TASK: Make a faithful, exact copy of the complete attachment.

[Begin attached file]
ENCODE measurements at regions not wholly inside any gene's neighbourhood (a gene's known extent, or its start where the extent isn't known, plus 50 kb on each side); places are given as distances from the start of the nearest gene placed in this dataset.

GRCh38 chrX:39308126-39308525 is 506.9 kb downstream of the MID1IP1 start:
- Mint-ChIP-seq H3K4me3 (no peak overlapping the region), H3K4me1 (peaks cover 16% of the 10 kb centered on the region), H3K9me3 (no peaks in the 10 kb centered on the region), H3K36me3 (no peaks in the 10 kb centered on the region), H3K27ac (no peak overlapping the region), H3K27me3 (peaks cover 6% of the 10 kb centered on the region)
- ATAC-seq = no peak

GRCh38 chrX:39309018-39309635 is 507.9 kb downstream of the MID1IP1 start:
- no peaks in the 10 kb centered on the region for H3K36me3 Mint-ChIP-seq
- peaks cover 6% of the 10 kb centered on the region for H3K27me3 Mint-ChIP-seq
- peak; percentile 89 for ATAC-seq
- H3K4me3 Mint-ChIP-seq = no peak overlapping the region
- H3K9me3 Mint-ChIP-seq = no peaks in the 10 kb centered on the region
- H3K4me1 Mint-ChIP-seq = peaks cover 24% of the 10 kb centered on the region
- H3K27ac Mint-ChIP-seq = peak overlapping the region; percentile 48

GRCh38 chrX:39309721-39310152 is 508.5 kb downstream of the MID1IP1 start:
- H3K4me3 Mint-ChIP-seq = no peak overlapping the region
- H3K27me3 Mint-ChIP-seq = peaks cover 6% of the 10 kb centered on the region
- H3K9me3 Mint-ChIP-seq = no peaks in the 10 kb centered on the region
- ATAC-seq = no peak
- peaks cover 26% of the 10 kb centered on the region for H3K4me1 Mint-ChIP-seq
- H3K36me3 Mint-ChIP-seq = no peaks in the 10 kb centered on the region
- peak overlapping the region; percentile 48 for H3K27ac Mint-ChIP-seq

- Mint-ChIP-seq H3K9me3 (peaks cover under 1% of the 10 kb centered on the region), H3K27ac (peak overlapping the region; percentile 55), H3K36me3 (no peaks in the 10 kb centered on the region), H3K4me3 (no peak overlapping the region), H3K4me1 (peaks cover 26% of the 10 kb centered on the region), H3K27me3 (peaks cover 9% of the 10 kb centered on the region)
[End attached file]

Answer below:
ENCODE measurements at regions not wholly inside any gene's neighbourhood (a gene's known extent, or its start where the extent isn't known, plus 50 kb on each side); places are given as distances from the start of the nearest gene placed in this dataset.

GRCh38 chrX:39308126-39308525 is 506.9 kb downstream of the MID1IP1 start:
- Mint-ChIP-seq H3K4me3 (no peak overlapping the region), H3K4me1 (peaks cover 16% of the 10 kb centered on the region), H3K9me3 (no peaks in the 10 kb centered on the region), H3K36me3 (no peaks in the 10 kb centered on the region), H3K27ac (no peak overlapping the region), H3K27me3 (peaks cover 6% of the 10 kb centered on the region)
- ATAC-seq = no peak

GRCh38 chrX:39309018-39309635 is 507.9 kb downstream of the MID1IP1 start:
- no peaks in the 10 kb centered on the region for H3K36me3 Mint-ChIP-seq
- peaks cover 6% of the 10 kb centered on the region for H3K27me3 Mint-ChIP-seq
- peak; percentile 89 for ATAC-seq
- H3K4me3 Mint-ChIP-seq = no peak overlapping the region
- H3K9me3 Mint-ChIP-seq = no peaks in the 10 kb centered on the region
- H3K4me1 Mint-ChIP-seq = peaks cover 24% of the 10 kb centered on the region
- H3K27ac Mint-ChIP-seq = peak overlapping the region; percentile 48

GRCh38 chrX:39309721-39310152 is 508.5 kb downstream of the MID1IP1 start:
- H3K4me3 Mint-ChIP-seq = no peak overlapping the region
- H3K27me3 Mint-ChIP-seq = peaks cover 6% of the 10 kb centered on the region
- H3K9me3 Mint-ChIP-seq = no peaks in the 10 kb centered on the region
- ATAC-seq = no peak
- peaks cover 26% of the 10 kb centered on the region for H3K4me1 Mint-ChIP-seq
- H3K36me3 Mint-ChIP-seq = no peaks in the 10 kb centered on the region
- peak overlapping the region; percentile 48 for H3K27ac Mint-ChIP-seq

- Mint-ChIP-seq H3K9me3 (peaks cover under 1% of the 10 kb centered on the region), H3K27ac (peak overlapping the region; percentile 55), H3K36me3 (no peaks in the 10 kb centered on the region), H3K4me3 (no peak overlapping the region), H3K4me1 (peaks cover 26% of the 10 kb centered on the region), H3K27me3 (peaks cover 9% of the 10 kb centered on the region)